Mr. T. Romeyn B. Eldridge of Milwaukee filed to organize the Exchange Bank on August 18, 1858 with a capital of $25,000. It first issued notes on November 12, 1858 and was the second state bank to open for business. Eldridge increased the capital stock to $100,000 and on November 20 sold the bank to brothers Daniel and Lawrence Graham of Glencoe. The Grahams had close ties to the Minneapolis and Cedar Valley Railroad Company, and used their bonds as collateral for the note issues. The notes were used to pay laborers and contractors for work on the railroad, and were at first well received. Before long, the notes were heavily discounted, as the dubious nature of the securities was realized. Notes were first protested on June 28, and by mid-August the auditor had published a notice of default. Notes were eventually redeemed by the auditor at the rate of 21.25 cents per dollar.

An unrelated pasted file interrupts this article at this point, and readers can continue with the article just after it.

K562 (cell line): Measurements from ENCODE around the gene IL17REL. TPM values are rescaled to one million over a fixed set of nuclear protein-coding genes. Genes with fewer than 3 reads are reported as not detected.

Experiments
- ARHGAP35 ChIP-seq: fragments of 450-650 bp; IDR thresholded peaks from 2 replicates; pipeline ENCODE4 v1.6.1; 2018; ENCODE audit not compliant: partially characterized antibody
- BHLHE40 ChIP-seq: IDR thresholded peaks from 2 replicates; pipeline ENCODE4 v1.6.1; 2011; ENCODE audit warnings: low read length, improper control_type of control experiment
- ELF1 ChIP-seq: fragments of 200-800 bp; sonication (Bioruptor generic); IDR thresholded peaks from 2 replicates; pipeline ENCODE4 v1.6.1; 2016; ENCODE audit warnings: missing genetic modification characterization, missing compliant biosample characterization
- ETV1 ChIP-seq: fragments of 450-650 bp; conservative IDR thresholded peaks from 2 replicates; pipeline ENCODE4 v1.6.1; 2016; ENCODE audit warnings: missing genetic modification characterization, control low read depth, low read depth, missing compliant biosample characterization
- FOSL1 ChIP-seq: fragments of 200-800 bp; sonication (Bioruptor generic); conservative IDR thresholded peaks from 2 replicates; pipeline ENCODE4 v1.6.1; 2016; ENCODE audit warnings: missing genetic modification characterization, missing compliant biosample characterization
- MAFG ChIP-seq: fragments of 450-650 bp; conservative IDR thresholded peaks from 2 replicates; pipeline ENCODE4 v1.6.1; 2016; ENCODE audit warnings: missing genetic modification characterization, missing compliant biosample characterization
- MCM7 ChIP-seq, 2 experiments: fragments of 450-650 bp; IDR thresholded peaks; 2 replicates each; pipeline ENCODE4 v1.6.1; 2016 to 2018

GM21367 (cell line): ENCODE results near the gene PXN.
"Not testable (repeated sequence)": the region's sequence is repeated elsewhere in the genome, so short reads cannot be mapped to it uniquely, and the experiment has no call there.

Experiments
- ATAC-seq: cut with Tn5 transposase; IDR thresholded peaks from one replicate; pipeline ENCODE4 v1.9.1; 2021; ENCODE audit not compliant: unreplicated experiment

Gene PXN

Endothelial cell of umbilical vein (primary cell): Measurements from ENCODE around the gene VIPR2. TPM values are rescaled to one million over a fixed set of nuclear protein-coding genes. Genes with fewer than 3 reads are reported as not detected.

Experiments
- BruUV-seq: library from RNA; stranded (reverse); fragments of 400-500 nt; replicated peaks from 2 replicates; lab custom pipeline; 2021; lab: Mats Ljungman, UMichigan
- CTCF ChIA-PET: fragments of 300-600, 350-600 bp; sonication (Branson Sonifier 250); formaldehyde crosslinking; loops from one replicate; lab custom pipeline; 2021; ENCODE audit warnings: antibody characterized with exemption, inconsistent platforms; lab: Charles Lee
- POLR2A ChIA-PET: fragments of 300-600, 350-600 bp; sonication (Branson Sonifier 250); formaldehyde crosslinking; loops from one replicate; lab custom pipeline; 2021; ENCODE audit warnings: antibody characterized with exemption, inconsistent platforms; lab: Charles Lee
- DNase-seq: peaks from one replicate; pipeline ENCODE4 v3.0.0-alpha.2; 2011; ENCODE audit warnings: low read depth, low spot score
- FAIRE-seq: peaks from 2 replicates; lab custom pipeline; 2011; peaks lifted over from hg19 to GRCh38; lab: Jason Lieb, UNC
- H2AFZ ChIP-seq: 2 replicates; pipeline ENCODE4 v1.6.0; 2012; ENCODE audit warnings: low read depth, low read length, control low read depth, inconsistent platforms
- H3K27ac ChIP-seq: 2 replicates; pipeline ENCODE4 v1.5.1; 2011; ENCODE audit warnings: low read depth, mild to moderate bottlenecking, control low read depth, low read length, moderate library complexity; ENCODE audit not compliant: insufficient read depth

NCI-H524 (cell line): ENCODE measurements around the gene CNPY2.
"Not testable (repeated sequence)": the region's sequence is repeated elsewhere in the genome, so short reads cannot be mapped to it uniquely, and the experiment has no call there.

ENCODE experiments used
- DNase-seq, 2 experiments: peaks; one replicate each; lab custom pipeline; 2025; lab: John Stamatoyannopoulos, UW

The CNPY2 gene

The earliest notes issued from the bank were signed by J. H. Eldridge as cashier and C. J. Burnell as president. Burnell was also cashier of the Bank of Saint Paul and signed notes of that bank. The auditor authorized Toppan, Carpenter & Co. to engrave a 1-2-5-5 plate. It printed 8,000 sheets amounting to $104,000. A total of $80,502 was issued. The auditor destroyed $23,498 of remainder notes on June 1, 1860. There was $3,168 outstanding on the auditor’s books in 1883. The plate was destroyed on May 10, 1860.